Neuronal activity stimulated by liquid substrates injection at zusanli (ST36) acupoint: The possible mechanism of aquapuncture

Chun Yen Chen, Chao Nan Lin, Rey Shyong Chern, Yu Chuan Tsai, Yung Hsien Chang, Chi Hsien Chien

Research output: Contribution to journalArticlepeer-review

9 Citations (Scopus)

Abstract

Aquapuncture is a modified acupuncture technique and it is generally accepted that it has a greater therapeutic effect than acupuncture because of the combination of the acupoint stimulation and the pharmacological effect of the drugs. However, to date, the mechanisms underlying the effects of aquapuncture remain unclear. We hypothesized that both the change in the local spatial configuration and the substrate stimulation of aquapuncture would activate neuronal signaling. Thus, bee venom, normal saline, and vitamins B1 and B12 were injected into a Zusanli (ST36) acupoint as substrate of aquapuncture, whereas a dry needle was inserted into ST36 as a control. After aquapuncture, activated neurons expressing Fos protein were mainly observed in the dorsal horn of the spinal cord in lumbar segments L3-5, with the distribution nearly identical among all groups. However, the bee venom injection induced significantly more Fos-expressing neurons than the other substrates. Based on these data, we suggest that changes in the spatial configuration of the acupoint activate neuronal signaling and that bee venom may further strengthen this neuronal activity. In conclusion, the mechanisms for the effects of aquapuncture appear to be the spatial configuration changes occurring within the acupoint and the ability of injected substrates to stimulate neuronal activity.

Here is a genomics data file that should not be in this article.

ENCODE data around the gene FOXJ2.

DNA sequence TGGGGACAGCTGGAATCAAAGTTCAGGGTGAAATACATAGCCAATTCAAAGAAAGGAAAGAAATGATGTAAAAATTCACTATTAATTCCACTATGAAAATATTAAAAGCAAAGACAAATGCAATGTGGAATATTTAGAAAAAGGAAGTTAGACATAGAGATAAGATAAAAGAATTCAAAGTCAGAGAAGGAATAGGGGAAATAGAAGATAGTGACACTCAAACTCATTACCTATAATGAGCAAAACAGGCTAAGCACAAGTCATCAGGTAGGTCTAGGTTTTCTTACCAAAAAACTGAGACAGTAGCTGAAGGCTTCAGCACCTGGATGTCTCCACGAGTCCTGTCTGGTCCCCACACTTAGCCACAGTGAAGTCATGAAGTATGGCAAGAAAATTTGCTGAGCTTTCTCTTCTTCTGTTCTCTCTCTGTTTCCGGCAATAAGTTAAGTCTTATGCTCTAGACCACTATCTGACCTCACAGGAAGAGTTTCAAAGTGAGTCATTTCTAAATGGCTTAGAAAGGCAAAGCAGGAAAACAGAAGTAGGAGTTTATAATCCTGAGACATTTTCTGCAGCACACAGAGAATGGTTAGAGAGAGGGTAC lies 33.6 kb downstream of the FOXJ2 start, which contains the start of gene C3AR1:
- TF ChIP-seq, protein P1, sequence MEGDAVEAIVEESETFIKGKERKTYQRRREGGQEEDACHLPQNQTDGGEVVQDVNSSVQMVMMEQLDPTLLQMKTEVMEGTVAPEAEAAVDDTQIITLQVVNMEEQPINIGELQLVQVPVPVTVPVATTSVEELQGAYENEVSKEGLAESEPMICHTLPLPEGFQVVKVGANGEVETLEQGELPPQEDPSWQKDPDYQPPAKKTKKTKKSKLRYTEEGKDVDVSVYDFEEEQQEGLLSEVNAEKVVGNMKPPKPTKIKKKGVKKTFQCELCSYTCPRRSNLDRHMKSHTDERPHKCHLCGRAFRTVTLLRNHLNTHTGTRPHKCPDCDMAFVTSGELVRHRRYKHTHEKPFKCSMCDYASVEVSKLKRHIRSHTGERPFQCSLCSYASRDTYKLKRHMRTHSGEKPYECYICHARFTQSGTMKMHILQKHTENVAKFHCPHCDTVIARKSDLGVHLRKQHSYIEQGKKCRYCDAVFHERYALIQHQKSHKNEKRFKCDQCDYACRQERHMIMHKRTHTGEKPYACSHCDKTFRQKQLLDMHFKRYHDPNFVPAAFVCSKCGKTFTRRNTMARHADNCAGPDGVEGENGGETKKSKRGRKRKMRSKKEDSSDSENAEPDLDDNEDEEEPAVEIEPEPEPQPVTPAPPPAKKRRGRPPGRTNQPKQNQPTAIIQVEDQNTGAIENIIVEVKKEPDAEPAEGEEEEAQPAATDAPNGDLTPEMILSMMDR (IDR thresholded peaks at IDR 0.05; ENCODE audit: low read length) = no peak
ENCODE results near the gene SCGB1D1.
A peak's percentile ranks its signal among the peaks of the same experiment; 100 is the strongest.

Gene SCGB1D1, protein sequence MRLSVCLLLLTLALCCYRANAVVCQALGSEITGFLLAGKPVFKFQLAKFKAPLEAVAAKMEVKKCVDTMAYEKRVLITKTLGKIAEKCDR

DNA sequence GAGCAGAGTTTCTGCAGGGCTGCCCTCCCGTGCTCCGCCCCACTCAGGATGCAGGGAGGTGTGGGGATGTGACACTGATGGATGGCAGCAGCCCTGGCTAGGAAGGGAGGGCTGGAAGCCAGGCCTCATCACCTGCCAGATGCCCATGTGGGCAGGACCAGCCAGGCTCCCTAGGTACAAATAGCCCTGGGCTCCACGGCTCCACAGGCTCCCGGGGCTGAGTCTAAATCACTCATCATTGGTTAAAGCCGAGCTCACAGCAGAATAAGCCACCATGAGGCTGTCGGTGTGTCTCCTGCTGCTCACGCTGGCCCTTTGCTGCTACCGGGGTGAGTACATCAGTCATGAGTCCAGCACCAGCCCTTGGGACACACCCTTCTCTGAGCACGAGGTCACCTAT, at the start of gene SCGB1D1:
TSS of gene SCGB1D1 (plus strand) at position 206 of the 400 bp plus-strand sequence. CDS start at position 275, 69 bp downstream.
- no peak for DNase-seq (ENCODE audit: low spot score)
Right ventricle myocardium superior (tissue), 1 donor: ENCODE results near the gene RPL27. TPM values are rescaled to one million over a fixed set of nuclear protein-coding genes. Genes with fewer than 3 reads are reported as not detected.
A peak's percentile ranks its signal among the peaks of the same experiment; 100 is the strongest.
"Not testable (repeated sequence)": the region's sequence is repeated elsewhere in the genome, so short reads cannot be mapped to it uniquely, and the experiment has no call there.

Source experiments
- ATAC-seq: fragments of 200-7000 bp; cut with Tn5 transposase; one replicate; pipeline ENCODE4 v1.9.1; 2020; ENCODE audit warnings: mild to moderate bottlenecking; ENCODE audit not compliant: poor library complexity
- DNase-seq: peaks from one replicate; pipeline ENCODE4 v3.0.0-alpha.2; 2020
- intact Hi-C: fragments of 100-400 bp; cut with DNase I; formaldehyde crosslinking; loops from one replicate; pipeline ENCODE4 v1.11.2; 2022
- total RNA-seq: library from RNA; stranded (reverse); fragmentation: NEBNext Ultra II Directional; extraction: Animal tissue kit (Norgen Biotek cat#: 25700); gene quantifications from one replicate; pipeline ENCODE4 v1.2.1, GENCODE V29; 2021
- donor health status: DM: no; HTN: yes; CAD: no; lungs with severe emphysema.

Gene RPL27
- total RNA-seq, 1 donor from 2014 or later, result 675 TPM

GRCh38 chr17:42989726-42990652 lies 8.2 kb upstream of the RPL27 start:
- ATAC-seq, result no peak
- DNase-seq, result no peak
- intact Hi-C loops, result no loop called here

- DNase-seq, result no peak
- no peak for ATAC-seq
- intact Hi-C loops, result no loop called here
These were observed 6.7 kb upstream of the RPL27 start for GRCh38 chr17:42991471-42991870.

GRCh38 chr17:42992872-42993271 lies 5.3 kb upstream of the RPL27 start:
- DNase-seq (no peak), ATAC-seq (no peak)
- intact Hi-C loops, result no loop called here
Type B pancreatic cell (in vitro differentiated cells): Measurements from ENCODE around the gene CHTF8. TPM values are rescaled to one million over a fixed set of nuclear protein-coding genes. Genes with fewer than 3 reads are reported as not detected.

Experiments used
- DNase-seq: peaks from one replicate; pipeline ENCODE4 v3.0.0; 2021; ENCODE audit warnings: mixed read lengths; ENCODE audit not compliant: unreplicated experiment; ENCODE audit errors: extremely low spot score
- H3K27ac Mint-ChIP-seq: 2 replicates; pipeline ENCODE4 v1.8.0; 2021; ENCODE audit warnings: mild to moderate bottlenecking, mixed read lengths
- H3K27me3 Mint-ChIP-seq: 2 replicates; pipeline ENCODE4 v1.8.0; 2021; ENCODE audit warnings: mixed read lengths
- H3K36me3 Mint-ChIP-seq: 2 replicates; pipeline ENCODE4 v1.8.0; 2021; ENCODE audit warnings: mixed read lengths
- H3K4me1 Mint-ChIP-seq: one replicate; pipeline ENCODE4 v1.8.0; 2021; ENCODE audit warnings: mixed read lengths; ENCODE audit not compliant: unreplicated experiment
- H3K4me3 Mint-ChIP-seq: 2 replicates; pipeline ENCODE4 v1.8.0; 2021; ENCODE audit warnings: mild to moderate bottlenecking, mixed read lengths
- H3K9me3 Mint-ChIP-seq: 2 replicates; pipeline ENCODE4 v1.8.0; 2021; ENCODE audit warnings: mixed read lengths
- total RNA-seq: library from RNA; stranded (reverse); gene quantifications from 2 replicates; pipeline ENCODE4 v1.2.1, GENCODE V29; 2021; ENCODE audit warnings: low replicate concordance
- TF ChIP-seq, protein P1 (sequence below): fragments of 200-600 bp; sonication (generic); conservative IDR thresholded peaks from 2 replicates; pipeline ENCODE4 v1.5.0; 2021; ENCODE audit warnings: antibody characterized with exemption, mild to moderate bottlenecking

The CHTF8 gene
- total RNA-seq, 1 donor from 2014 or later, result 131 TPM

Original languageEnglish
Article number627342
JournalEvidence-based Complementary and Alternative Medicine
Volume2014
DOIs
Publication statusPublished - 2014

All Science Journal Classification (ASJC) codes

  • Complementary and alternative medicine

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